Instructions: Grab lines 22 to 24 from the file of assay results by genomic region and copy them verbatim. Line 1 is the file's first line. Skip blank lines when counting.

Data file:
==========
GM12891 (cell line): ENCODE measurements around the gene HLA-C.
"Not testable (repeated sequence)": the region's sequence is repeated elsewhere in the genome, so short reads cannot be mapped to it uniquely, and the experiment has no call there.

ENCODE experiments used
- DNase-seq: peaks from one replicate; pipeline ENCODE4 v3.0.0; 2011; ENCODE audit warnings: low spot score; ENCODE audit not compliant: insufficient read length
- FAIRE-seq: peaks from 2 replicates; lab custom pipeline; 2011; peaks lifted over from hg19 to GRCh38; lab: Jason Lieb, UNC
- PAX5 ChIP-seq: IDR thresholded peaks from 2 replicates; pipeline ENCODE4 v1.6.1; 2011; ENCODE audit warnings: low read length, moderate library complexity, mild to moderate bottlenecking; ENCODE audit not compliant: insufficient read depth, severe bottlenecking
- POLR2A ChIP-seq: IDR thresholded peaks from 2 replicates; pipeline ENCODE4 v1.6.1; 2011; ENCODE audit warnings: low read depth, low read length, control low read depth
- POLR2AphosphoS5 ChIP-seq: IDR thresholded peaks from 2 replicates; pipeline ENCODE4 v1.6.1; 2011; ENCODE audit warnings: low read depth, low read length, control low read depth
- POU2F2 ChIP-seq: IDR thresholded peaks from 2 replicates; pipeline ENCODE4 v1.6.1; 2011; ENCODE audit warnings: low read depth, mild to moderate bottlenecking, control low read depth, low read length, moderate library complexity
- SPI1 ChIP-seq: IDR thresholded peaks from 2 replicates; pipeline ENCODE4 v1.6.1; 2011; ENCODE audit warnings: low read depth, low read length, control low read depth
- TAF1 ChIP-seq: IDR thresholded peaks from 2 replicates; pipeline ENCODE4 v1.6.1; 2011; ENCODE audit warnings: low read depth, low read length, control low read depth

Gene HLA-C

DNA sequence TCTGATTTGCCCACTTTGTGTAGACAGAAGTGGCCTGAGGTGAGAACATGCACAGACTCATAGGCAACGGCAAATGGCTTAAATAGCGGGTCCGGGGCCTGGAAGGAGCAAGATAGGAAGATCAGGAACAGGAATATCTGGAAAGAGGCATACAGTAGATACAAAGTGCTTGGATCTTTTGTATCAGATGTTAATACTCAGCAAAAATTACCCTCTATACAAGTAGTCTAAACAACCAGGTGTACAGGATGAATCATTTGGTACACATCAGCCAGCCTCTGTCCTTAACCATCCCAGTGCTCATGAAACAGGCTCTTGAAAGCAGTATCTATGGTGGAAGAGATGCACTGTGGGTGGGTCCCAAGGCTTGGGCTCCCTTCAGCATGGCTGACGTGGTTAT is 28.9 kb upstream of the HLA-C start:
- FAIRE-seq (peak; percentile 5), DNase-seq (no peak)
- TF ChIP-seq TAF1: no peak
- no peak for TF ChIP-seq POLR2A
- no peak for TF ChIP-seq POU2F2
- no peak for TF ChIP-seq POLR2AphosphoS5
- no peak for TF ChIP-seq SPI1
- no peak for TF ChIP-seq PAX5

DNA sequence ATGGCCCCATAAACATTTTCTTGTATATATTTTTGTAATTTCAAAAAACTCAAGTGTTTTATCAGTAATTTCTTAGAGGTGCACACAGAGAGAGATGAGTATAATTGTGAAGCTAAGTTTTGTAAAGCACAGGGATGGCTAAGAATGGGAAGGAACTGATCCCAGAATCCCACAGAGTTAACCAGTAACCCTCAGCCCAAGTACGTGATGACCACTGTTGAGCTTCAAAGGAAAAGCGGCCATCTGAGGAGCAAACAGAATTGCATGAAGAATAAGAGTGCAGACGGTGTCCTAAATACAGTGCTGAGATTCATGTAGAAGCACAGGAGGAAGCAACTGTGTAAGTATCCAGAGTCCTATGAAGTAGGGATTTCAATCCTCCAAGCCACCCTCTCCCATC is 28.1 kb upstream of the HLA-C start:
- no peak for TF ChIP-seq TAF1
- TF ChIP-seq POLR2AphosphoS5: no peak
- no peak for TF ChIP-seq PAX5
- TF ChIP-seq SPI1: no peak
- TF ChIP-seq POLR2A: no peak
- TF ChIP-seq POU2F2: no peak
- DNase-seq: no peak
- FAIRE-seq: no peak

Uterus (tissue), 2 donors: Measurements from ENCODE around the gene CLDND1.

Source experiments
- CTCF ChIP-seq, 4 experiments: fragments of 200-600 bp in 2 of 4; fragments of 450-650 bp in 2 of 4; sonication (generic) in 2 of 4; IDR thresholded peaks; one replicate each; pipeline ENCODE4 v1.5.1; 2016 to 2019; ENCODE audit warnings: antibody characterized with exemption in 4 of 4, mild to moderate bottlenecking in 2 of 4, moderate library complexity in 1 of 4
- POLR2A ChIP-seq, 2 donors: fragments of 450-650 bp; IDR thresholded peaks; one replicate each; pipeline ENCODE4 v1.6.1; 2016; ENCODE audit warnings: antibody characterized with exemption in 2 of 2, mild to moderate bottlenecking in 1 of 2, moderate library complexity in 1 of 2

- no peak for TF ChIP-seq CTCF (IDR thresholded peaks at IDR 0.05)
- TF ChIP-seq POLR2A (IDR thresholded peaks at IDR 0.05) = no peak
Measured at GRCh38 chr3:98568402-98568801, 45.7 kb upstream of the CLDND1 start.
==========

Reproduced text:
- no peak for TF ChIP-seq TAF1
- TF ChIP-seq POLR2AphosphoS5: no peak
- no peak for TF ChIP-seq PAX5